European shares extend losing run; miners bounce
* FTSEurofirst 300 down 0.7 pct, Euro STOXX 50 down 0.8 pct
* Germany's ZEW signals sharp slide in investor morale
* LVMH's sales figures hurt luxury shares
* Earnings expectations still too high -Natixis's Peloille
PARIS, April 16 (Reuters) - European shares fell for the third straight day on Tuesday due to concerns about global growth, with Louis Vuitton owner LVMH a high profile loser after poor sales figures from its fashion and leather goods business.
Shares in the world's biggest luxury goods maker sank 3.5 percent to a five-month low, making them the biggest faller among European blue-chip stocks, while rivals PPR, Burberry and Richemont lost 1.3-2.8 percent.
At 1051 GMT, the FTSEurofirst 300 index of top European shares was down 0.7 percent at 1,166.07 points, after losing 1.5 percent in the past two sessions.
The euro zone's blue chip Euro STOXX 50 index slid 0.8 percent to 2,605.87 points, falling towards a strong support level at around 2,590, representing a positive trendline started last June.
Losses in Europe mirrored a sell-off on Wall Street on Monday, where the S&P 500 fell 2.3 percent on the back of worse than expected growth numbers from China and the shock of two bomb explosions at the Boston marathon.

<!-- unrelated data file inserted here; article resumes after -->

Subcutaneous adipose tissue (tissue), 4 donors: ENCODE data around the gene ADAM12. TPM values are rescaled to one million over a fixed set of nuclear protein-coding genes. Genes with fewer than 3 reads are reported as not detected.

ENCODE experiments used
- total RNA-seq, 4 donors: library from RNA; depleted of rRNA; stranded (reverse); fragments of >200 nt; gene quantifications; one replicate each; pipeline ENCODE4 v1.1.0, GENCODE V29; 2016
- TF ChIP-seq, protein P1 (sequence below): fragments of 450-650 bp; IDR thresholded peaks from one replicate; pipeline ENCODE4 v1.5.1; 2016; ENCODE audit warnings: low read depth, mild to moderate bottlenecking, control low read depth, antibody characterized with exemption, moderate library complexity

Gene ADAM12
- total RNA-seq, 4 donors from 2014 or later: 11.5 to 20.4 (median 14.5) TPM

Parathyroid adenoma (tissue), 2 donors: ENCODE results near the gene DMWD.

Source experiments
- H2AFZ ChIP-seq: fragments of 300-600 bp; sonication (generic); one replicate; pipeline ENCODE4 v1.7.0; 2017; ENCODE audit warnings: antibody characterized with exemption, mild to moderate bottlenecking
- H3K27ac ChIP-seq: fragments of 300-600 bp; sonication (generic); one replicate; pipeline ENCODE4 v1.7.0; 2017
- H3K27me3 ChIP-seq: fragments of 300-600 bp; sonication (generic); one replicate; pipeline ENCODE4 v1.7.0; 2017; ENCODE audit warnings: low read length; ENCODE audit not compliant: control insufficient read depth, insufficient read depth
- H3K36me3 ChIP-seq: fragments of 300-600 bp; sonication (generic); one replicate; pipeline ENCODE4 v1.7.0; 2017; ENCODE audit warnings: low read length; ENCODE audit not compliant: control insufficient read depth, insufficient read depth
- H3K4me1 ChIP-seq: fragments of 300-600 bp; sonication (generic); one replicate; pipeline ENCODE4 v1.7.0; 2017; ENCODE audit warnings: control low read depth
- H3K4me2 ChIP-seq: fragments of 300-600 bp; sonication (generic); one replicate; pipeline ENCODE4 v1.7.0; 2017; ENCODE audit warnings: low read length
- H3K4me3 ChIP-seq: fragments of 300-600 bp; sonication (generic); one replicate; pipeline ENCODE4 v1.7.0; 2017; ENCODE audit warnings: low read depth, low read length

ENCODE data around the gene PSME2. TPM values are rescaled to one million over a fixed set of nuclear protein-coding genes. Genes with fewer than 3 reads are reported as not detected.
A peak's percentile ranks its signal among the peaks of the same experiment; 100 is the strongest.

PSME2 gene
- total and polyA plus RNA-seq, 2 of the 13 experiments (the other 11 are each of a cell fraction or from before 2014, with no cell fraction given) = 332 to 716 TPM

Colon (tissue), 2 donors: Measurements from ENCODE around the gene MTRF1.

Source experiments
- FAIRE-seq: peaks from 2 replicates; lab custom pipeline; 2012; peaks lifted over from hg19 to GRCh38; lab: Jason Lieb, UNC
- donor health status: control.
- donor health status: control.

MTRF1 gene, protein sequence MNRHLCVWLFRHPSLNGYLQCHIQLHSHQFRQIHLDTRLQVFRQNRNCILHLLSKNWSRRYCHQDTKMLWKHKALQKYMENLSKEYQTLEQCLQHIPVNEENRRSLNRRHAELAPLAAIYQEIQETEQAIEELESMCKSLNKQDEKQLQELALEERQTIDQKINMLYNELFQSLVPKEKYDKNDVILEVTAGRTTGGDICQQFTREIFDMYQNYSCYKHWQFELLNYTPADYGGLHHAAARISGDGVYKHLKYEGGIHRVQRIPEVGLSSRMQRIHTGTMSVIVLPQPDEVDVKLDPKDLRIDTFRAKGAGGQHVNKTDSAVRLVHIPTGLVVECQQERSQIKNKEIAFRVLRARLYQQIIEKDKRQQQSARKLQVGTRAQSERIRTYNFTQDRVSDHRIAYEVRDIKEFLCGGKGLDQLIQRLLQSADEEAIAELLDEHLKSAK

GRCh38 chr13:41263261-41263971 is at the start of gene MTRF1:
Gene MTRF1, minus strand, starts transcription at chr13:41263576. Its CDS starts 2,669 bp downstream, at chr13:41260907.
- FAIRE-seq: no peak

Jitters about global economic growth were heightened on Tuesday by Germany's ZEW economic sentiment survey, which dropped sharply in April, signalling that the recent flare-up of the euro zone crisis was hitting Europe's largest economy.
"The recent pull-back in stocks is not bringing any entry points, because there's just no visibility. Even for the United States on which we've been more positive, the macro momentum is losing steam," Natixis investment strategist Benoit Peloille said.
"Today's ZEW highlights the fact that there's nothing to expect from Europe this year, and earnings forecasts for the region are still too optimistic. We think that profits will be down 4.5 percent on the year."
Corporate earnings in Europe are expected to grow by 6.3 percent in 2013, according to Thomson Reuters I/B/E/S.
Peloille said the abundant liquidity from central banks around the world has been preventing a sharper pull-back in stocks so far.
"It's a big support, although not enough to offset the bleak fundamentals. The situation for Europe shouldn't change much before September when we will have elections in Germany and probably a new vote in Italy."
Around Europe, the UK's FTSE 100 index was down 0.6 percent, Germany's DAX index down 0.7 percent, and France's CAC 40 lower by 0.7 percent.
Bucking the negative trend, the basic resources sector rebounded following a 6.5 percent drop in two sessions, recovering along with a number of metal prices such as copper . Randgold added 5.3 percent and Fresnillo climbed 4 percent, although traders warned the technical rebound was fuelled by short covering.
Despite the day's rebound, the basic resources sector is still down 17.4 percent in 2013, by far the worst performance among European sectors, dragged by a sharp drop in commodity prices in recent weeks.
"If you look at the 'glass half full', this drop in commodities certainly reflects worries about global growth, but at some point this will boost corporate profit margins of companies using commodities, and should also help consumer spending," Barclays France director Franklin Pichard said.
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